6

Host A:

tar cf -  stuff | dd | nc  -N -l 12987

Host B:

nc a.example.com 12987 | dd | tar tf - 

On host A dd prints its summary after tar completes. Thus it is clear, that tar closes the pipe/file -> EOF.

165040+0 records in 165040+0 records out 84500480 bytes transferred in 25.464802 secs (3318325 bytes/sec)

On both hosts nc happily sits there without exiting. nc(1) :

   -N      shutdown(2) the network socket after EOF on the input.  Some
           servers require this to finish their work.

Thus on host A nc should have seen EOF, closed the damn socket and on host B nc should have seen the TCP connection terminate and should have closed stdout (stdin of dd/tar).

How do I tell nc to close stdout / terminate on host B and terminate on host A.

nc bug?

-D (debug) does nothing. nc can't even tell its version number... sigh

Both hosts are FreeBSD 10.3-RELEASE-p4, IPv4 only.

8

I, too, was puzzled by netcat's behavior, so I dug into the code. Here's the whole story:

nc servers (nc -l) and clients only exit after the mutual connection was closed. That is, if each of the parties sent a FIN packet to the other party.

A server always sends a FIN packet after receiving a FIN packet from the client. (Unless the server already sent a FIN packet.)

A client sends a FIN packet either:

  • after EOF on stdin, when run with argument -N
  • after EOF on stdin, when the server already sent a FIN packet

Option -d always implies EOF on stdin.

Option -N always implies sending FIN after encountering EOF on stdin.

Ways to exit the nc processes after exchanging data:

  1. Georg's answer

    server$ echo hello | nc -l -N 2000
    client$ nc -d localhost 2000
    

    After sending hello, the server encounters EOF on stdin an sends FIN because of -N.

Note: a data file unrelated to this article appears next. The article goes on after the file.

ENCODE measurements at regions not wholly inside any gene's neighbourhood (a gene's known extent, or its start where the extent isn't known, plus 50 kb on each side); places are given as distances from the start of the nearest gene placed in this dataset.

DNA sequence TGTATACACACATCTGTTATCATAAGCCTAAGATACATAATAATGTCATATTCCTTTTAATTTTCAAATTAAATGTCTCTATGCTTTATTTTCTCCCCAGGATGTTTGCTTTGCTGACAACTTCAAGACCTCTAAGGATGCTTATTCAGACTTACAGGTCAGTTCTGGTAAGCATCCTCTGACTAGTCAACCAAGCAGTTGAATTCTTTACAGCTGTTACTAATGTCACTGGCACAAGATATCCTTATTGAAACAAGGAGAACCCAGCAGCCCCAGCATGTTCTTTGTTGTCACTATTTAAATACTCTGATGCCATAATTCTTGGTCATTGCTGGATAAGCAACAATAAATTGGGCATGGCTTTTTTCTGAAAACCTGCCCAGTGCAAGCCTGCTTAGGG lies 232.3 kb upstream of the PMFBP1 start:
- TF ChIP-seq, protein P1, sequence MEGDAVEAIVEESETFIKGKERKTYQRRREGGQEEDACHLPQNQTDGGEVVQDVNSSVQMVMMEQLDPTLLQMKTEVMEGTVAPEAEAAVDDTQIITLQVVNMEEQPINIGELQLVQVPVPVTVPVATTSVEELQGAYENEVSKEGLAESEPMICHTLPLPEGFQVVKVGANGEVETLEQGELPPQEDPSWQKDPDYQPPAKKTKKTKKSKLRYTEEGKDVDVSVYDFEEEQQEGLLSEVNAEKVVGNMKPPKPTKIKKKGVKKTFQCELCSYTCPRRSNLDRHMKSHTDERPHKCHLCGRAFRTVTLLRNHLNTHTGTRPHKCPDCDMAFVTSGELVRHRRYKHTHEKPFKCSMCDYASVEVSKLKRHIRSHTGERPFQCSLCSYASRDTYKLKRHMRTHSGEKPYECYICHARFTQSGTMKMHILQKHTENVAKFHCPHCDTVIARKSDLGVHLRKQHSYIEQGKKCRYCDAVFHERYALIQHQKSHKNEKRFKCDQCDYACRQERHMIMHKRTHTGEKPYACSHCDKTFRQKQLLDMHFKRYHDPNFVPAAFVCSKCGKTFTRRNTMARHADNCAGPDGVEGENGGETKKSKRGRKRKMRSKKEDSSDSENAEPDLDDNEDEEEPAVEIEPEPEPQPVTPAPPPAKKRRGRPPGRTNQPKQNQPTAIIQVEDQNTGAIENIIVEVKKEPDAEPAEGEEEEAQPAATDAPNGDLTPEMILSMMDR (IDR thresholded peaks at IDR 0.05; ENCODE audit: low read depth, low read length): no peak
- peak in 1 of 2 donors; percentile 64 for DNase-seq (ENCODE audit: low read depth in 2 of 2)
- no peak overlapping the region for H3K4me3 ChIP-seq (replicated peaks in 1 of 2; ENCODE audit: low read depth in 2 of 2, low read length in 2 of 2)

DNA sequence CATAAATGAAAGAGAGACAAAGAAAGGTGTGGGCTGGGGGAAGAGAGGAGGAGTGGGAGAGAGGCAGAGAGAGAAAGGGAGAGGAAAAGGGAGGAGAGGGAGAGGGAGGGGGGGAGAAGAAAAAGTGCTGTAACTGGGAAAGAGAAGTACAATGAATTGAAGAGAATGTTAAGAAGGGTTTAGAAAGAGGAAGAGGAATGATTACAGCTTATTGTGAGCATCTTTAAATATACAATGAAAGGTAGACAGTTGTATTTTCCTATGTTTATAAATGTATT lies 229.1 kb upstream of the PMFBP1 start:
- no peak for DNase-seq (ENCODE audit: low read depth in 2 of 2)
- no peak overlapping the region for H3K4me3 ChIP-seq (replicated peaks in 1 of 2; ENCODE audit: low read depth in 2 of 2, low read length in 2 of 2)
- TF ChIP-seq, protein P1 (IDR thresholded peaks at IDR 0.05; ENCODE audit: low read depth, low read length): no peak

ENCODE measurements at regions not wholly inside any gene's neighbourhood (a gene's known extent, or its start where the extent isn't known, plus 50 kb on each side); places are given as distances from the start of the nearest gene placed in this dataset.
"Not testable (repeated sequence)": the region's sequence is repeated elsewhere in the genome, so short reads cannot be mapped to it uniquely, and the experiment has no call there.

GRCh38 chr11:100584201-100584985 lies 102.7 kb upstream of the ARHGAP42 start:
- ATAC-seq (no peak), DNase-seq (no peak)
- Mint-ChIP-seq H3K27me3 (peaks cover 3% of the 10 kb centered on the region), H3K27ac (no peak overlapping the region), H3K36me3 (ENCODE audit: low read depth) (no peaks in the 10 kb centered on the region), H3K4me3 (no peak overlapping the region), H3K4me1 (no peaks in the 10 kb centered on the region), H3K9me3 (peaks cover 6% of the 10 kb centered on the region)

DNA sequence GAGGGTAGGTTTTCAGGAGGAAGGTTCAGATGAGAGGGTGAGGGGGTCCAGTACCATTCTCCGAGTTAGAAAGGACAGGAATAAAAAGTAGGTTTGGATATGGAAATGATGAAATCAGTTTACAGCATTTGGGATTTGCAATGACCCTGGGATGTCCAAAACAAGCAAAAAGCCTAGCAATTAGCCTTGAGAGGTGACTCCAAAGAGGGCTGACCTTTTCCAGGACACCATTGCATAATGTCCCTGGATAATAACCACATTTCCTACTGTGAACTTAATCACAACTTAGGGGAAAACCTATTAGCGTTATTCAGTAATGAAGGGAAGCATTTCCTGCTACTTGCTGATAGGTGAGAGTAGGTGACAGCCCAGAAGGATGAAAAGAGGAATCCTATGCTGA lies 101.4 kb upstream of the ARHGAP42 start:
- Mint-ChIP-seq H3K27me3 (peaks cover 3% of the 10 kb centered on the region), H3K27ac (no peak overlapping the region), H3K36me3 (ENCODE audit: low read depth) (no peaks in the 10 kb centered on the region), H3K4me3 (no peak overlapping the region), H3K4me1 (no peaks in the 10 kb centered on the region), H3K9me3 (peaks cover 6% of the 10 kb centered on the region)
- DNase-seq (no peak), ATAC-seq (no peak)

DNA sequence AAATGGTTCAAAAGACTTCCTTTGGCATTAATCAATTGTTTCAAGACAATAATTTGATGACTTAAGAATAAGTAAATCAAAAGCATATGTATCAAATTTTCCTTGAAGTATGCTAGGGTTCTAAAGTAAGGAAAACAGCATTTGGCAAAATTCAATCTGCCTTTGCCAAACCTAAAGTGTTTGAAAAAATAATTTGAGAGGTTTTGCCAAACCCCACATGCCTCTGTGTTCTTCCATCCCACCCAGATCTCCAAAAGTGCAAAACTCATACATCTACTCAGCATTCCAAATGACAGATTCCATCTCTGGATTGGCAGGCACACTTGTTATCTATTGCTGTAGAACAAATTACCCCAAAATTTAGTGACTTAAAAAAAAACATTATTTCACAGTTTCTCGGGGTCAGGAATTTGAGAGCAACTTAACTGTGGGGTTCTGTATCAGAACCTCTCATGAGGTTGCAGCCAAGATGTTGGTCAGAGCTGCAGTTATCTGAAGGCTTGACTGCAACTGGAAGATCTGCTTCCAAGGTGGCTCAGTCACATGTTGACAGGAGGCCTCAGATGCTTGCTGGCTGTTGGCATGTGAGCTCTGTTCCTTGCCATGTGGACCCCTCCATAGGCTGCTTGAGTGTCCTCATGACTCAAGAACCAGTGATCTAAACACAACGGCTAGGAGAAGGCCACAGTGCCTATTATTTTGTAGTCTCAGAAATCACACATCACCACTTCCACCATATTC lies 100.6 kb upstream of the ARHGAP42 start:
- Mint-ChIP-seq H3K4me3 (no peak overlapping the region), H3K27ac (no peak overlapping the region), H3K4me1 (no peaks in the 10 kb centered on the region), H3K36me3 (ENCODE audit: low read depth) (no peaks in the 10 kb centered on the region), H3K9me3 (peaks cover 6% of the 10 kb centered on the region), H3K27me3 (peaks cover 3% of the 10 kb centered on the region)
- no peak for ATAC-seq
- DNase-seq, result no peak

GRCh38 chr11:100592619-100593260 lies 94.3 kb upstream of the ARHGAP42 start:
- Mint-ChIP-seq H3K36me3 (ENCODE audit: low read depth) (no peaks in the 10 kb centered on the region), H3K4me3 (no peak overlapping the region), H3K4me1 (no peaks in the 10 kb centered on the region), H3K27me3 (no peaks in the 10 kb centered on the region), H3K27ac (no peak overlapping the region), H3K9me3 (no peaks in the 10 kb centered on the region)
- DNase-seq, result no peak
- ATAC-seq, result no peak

The client receives the message and, due to -d, sees EOF on stdin and sends FIN, because the server already sent FIN.

    The connection is closed, both the client and the server exit.

  2. Client initiates the close

    server$ echo hello | nc -l 2000
    client$ nc -dN localhost 2000
    

    The server keeps the connection open after EOF on stdin.

    The client sees EOF on stdin and sends FIN, because of -N.

    The server sends FIN after receiving the client's FIN.

    The connection is closed, both the client and the server exit.

1
  • Thank you. But you answer (2.) problematic. If server run (echo hello; sleep 5; echo world;) | nc -l 2000, client will only receive hello and close TCP with FIN, world will not be received. I have tried it on openSUSE 15.1. – Jimm Chen Feb 14 '20 at 13:57
4

nc establishes a bi-directional connection. I.e. it sends stdin from host B to host A as well as the desired one from A to B.

Use -d on host B to ignore stdin. -N on host A is still needed to close the TCP connection on EOF.


In summary

Host A:

tar cf -  stuff | dd | nc  -N -l 12987

Host B:

nc -d a.example.com 12987 | dd | tar tf - 

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